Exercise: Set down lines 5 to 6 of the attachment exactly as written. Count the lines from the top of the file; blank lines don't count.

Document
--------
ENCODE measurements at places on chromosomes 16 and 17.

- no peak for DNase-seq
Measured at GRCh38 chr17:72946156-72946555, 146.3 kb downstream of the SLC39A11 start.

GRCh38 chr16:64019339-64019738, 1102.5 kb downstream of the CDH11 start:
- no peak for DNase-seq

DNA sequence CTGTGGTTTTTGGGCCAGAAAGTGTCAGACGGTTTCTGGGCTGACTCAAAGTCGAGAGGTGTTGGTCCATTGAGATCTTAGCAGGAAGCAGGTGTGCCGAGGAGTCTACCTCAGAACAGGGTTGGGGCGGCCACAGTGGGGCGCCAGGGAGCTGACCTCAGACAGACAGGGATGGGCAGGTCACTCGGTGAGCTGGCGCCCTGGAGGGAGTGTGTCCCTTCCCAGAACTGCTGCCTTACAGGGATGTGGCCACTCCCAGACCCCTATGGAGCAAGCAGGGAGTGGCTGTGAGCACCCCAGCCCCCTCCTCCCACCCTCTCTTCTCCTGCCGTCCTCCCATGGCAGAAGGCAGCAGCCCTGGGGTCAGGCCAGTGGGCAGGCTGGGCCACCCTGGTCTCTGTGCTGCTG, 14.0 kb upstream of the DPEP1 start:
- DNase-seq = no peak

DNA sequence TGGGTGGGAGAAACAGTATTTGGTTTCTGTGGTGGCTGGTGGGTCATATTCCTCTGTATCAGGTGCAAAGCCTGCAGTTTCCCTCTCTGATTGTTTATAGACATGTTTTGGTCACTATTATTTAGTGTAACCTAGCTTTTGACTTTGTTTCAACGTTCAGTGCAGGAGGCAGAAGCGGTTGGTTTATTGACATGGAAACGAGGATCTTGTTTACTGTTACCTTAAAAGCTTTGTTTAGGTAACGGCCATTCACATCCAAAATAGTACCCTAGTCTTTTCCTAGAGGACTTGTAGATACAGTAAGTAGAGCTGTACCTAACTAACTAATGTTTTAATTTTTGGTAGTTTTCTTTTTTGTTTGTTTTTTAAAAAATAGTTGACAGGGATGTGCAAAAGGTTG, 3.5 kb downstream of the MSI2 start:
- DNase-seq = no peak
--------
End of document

- no peak for DNase-seq

DNA sequence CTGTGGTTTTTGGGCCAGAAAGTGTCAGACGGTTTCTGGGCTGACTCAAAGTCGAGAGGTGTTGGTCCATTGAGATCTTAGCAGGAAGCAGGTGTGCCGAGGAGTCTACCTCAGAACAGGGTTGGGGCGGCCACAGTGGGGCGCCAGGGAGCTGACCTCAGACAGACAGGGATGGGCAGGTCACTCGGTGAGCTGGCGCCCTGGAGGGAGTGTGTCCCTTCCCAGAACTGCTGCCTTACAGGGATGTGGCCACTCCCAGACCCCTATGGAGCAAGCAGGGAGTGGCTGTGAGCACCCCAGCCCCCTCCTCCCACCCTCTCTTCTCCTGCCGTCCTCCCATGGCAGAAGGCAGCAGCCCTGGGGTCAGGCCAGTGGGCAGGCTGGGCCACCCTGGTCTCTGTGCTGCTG, 14.0 kb upstream of the DPEP1 start: